by John Clare
Art and music traditions are abiding fascinations for me, and for most viewers of this site I imagine. Any genre that has been around long enough to be called a tradition will have moved across a good deal of territory, through many transformations, until examples from different periods can at first seem inimical to each other, and yet are soon recognizably of the same stream, the same chain of consequences. How different is Beethoven to Debussy, and yet how easy it is now to recognize them both as classical composers. I have been listening to the two discs of luminous and tranquil music listed above, and while they are both very much of now they have sent me back to a time when the current jazz was so radically different as to seem their antithesis. Bear with me for a few paragraphs.
In the so-called modern jazz era when I began listening the blues tonality was meshed with the chromaticism and in some instances bitonality and even atonality of recent classical music. In the collaborations of Miles Davis and Gil Evans, for instance, a music that was impenetrable to some and utterly compelling to others took shape. Dizzy Gillespie and various composer/arrangers had already headed in that direction. Perhaps nothing had penetrated aspects of modern urbanity, of the city, with such felicity. That music derived from this and related forms of jazz was used in gangster movies is very understandable, though it was a case of two-dimensional musical typecasting for those who grasped the music whole. As well as the various Diz big bands, I recommend a wonderfully obscure 1950 Clef recording of Gillespie with strings-dominated arrangements by Johnny Richards (later transferred to Verve, alternative and slightly inferior takes were used, but the same additional Diz Big Band tracks can be heard on both). I mention these rather than many equally influential small combo modern recordings because they set modern orchestral voicings as a backdrop to solos that can be fiery and also speculative, probing, deconstructive, introspective. Listen to Gillespie here and you will be surprised, both by tonalities created within his astounding swarms of notes and by the curious intervals that appear in his contrasting soft, oblique and even introverted passages.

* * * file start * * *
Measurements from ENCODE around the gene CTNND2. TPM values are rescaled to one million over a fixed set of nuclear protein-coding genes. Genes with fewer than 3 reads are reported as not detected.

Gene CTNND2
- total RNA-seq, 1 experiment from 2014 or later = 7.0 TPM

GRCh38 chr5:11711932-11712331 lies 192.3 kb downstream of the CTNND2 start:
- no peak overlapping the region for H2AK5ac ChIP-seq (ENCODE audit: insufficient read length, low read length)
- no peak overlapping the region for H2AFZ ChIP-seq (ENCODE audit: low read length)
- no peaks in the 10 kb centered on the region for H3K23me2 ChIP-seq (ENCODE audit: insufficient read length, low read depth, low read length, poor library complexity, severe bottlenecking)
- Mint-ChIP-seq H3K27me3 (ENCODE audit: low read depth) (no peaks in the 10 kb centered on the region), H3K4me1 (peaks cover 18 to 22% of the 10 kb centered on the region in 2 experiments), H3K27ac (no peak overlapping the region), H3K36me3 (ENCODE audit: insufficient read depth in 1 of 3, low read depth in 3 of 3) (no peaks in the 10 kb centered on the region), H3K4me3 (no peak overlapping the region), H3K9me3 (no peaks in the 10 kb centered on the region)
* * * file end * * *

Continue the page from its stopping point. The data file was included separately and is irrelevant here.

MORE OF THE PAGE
Hard as it is to imagine now, some heard this music as a different language, so different that it seemed to run contrary to The American Dream. At the same time some of the music’s biggest enthusiasts could be found in the place where the dream was extolled and sold. Advertising. I know because I was a teenage layout artist in the advertising department of the Myer Emporium in Melbourne in the period just before the Mad Men era. It must be said that we were a minority in the industry, in which there were many Russell Howcrofts who thought that advertising was the bastion of Western civilization. He’s right of course, but how come we all, or most uf us, hate TV ads to death?
Enough of all that. No sooner had the original modern movement established itself than an alternative began to emerge. This was lighter, more melodic, more diatonic in tonality; inspired more by Lester Young than the big-toned ultra masculine chromaticism of Coleman Hawkins. Cool jazz, in two installments: from the East Coast and the West. The latter – West Coast cool jazz or California cool – became, by the late 1950s the most popular form of jazz, with the Californian Dave Brubeck a household name. Even the anti-jazz faction at Myer agreed to come along and hear him with me in Melbourne and were persuaded by the invention and virtuosity of drummer Joe Morello and the hypnotic floating, running melodic inventions of alto saxophonist Paul Desmond. Chet Baker and, believe it or not The Australian Jazz Quartet were also popular. And so was Miles Davis, who influenced both the cool school and the hard bop movement. Most importantly here, his album Kind of Blue combined blues tonality, mysterious chromaticism and the limpid-pool effect of ancient modes.